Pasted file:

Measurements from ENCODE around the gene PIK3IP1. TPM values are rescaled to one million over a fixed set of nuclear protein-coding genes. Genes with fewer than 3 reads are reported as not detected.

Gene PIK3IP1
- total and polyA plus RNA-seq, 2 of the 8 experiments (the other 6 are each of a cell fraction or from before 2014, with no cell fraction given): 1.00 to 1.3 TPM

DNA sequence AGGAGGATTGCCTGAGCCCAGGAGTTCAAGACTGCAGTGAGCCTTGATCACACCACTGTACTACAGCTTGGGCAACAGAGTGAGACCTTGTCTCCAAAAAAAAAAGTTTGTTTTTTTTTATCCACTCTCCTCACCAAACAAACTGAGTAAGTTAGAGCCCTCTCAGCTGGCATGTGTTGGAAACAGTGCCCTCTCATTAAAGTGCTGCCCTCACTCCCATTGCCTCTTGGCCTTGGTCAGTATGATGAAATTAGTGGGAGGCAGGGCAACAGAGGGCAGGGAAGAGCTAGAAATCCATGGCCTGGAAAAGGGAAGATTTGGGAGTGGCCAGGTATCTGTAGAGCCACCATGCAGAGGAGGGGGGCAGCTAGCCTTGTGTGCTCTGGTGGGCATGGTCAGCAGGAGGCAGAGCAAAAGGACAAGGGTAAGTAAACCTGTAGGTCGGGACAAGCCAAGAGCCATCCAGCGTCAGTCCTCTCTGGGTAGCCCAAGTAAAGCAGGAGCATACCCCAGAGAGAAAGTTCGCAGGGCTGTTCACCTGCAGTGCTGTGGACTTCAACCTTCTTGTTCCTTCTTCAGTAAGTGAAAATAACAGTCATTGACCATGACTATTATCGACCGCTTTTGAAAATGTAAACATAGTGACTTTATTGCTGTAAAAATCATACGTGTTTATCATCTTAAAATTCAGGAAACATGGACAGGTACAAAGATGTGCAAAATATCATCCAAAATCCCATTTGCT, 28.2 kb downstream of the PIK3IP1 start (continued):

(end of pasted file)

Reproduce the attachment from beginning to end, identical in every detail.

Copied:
Measurements from ENCODE around the gene PIK3IP1. TPM values are rescaled to one million over a fixed set of nuclear protein-coding genes. Genes with fewer than 3 reads are reported as not detected.

Gene PIK3IP1
- total and polyA plus RNA-seq, 2 of the 8 experiments (the other 6 are each of a cell fraction or from before 2014, with no cell fraction given): 1.00 to 1.3 TPM

DNA sequence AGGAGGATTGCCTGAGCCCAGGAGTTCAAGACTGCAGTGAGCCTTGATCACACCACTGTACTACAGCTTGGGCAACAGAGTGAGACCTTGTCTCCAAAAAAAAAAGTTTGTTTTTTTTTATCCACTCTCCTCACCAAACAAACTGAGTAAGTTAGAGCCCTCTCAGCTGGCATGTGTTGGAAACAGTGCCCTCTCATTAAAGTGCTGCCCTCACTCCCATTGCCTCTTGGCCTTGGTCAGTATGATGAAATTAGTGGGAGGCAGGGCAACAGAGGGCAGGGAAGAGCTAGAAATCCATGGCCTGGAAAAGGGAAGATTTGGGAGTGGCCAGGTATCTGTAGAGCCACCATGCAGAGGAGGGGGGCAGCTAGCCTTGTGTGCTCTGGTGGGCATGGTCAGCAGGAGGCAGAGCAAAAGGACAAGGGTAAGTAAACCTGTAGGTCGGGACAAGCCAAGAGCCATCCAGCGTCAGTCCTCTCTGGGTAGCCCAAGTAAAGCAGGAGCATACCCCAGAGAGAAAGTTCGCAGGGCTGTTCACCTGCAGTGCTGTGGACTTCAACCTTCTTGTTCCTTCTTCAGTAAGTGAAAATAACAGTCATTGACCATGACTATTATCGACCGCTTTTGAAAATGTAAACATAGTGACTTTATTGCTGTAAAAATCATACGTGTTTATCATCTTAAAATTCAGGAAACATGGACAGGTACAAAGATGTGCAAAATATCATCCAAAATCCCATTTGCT, 28.2 kb downstream of the PIK3IP1 start (continued):